These lines come from when Orestes is knocking at the door of the palace, disguised as a traveler from Parnassus. Basically, Orestes is saying that he'd prefer to speak to a man because he can be more frank that way. He seems to think that conventions of conversation between men and women make it more difficult to speak openly. Because he is in disguise, we can't necessarily take these words as reflecting his true feelings. Of course, they still could be his true feelings. Do you think Orestes means this? If so, why would he say it at this point?

(Clytemnestra): "Strangers, please say if there is anything you need; all the kinds of thing proper to this house are near to hand, hot baths as well as bedding to soothe weariness, and the presence of honest faces. If there's need to do anything requiring more deliberation, it's work for men, and we'll communicate it to them." (668-673)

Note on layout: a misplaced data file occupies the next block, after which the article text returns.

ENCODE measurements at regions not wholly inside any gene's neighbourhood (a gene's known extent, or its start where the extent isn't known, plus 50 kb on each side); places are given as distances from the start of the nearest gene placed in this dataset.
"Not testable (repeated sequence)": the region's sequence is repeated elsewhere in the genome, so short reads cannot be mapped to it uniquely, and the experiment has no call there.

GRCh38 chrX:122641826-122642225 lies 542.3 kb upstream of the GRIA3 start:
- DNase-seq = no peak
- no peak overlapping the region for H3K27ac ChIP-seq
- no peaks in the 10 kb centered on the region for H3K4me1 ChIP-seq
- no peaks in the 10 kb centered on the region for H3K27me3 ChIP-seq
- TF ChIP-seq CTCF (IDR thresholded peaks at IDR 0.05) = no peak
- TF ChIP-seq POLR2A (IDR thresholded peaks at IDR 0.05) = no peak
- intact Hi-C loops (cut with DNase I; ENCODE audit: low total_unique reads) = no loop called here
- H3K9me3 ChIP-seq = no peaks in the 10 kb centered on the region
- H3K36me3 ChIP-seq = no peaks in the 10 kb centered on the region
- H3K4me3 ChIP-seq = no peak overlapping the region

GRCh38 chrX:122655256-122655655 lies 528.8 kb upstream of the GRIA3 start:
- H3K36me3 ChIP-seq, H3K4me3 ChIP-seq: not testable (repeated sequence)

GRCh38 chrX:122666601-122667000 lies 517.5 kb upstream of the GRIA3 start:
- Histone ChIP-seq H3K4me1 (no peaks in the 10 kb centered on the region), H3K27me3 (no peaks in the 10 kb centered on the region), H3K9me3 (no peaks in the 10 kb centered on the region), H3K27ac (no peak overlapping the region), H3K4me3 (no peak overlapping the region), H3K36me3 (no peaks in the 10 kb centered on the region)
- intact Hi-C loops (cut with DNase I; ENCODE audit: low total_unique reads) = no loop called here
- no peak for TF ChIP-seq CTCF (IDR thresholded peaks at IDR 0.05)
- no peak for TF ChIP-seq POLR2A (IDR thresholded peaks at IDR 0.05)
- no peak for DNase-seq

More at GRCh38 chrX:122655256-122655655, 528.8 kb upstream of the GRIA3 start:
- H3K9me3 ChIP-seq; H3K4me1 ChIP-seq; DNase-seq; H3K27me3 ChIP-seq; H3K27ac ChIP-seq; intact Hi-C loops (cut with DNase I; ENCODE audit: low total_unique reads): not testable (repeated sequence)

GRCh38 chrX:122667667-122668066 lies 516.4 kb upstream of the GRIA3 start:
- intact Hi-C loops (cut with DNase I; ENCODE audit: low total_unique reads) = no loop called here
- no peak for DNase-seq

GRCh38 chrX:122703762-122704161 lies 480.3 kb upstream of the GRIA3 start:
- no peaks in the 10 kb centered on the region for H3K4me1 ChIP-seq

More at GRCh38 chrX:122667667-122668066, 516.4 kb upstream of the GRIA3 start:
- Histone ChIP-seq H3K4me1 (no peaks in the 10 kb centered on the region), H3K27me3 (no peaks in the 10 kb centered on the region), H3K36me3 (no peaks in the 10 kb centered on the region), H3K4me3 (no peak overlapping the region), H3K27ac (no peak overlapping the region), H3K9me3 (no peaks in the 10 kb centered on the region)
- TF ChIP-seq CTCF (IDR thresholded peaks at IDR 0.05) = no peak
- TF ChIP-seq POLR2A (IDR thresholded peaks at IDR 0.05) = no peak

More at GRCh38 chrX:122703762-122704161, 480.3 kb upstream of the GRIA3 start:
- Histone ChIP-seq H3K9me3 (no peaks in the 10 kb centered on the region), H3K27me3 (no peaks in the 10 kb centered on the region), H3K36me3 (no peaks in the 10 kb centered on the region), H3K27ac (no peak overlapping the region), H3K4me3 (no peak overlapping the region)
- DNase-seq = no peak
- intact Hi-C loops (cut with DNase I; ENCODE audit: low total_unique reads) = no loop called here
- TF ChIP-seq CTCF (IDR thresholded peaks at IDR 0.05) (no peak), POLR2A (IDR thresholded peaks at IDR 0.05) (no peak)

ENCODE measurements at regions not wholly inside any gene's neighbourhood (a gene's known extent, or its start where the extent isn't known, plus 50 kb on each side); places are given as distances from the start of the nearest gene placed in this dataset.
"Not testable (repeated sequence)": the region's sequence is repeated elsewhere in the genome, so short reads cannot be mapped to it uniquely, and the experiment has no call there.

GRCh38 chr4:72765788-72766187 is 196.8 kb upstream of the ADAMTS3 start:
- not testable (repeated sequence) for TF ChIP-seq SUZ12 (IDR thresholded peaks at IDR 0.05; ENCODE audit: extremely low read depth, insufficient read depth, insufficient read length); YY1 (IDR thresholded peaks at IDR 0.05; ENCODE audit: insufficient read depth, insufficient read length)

Now we see Clytemnestra taking the same line that Orestes just took, or at least a similar one. She says that if any serious thinking has to be done, that should be left to the men, since it's no business of women. Of course, we all know that Clytemnestra is one of the craftiest thinkers around, surely one of the best in "anything requiring more deliberation." Why do you think she is putting on this façade of emphasizing traditional gender roles?

(Chorus): "[You must be brave], and in your heart
keep up the courage of Perseus;
for your friends below the earth
and those above, perform this duty and grace.
Make bloody ruin
of the noxious Gorgon inside the house,
a death which Apollo frees of guilt." (831-837)